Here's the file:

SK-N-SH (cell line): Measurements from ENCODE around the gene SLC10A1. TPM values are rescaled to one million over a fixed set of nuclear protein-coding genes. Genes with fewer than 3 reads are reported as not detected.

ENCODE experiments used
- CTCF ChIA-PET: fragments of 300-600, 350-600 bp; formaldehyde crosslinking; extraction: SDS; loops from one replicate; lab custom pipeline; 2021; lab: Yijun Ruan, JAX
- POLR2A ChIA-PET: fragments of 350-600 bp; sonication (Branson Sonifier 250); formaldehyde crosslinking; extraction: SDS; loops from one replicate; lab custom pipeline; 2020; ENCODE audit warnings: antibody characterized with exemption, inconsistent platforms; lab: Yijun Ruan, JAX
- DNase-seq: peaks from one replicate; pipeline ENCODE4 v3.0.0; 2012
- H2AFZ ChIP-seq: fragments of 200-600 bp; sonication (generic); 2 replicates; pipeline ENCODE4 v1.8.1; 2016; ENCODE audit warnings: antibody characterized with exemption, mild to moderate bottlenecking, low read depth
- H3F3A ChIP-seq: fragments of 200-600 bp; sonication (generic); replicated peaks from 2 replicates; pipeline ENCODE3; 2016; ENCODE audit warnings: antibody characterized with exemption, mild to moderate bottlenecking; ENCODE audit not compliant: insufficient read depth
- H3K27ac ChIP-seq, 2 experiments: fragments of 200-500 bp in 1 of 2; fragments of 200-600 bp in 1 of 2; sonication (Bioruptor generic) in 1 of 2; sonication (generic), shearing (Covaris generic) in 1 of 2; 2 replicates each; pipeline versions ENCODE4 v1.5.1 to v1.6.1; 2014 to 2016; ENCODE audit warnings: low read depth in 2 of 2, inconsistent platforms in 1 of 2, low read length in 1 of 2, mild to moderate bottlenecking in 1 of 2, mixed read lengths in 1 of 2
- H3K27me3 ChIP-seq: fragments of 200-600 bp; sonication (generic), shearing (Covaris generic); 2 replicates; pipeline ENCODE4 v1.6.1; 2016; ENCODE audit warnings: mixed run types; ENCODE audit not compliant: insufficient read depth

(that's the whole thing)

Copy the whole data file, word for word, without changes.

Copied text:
SK-N-SH (cell line): Measurements from ENCODE around the gene SLC10A1. TPM values are rescaled to one million over a fixed set of nuclear protein-coding genes. Genes with fewer than 3 reads are reported as not detected.

ENCODE experiments used
- CTCF ChIA-PET: fragments of 300-600, 350-600 bp; formaldehyde crosslinking; extraction: SDS; loops from one replicate; lab custom pipeline; 2021; lab: Yijun Ruan, JAX
- POLR2A ChIA-PET: fragments of 350-600 bp; sonication (Branson Sonifier 250); formaldehyde crosslinking; extraction: SDS; loops from one replicate; lab custom pipeline; 2020; ENCODE audit warnings: antibody characterized with exemption, inconsistent platforms; lab: Yijun Ruan, JAX
- DNase-seq: peaks from one replicate; pipeline ENCODE4 v3.0.0; 2012
- H2AFZ ChIP-seq: fragments of 200-600 bp; sonication (generic); 2 replicates; pipeline ENCODE4 v1.8.1; 2016; ENCODE audit warnings: antibody characterized with exemption, mild to moderate bottlenecking, low read depth
- H3F3A ChIP-seq: fragments of 200-600 bp; sonication (generic); replicated peaks from 2 replicates; pipeline ENCODE3; 2016; ENCODE audit warnings: antibody characterized with exemption, mild to moderate bottlenecking; ENCODE audit not compliant: insufficient read depth
- H3K27ac ChIP-seq, 2 experiments: fragments of 200-500 bp in 1 of 2; fragments of 200-600 bp in 1 of 2; sonication (Bioruptor generic) in 1 of 2; sonication (generic), shearing (Covaris generic) in 1 of 2; 2 replicates each; pipeline versions ENCODE4 v1.5.1 to v1.6.1; 2014 to 2016; ENCODE audit warnings: low read depth in 2 of 2, inconsistent platforms in 1 of 2, low read length in 1 of 2, mild to moderate bottlenecking in 1 of 2, mixed read lengths in 1 of 2
- H3K27me3 ChIP-seq: fragments of 200-600 bp; sonication (generic), shearing (Covaris generic); 2 replicates; pipeline ENCODE4 v1.6.1; 2016; ENCODE audit warnings: mixed run types; ENCODE audit not compliant: insufficient read depth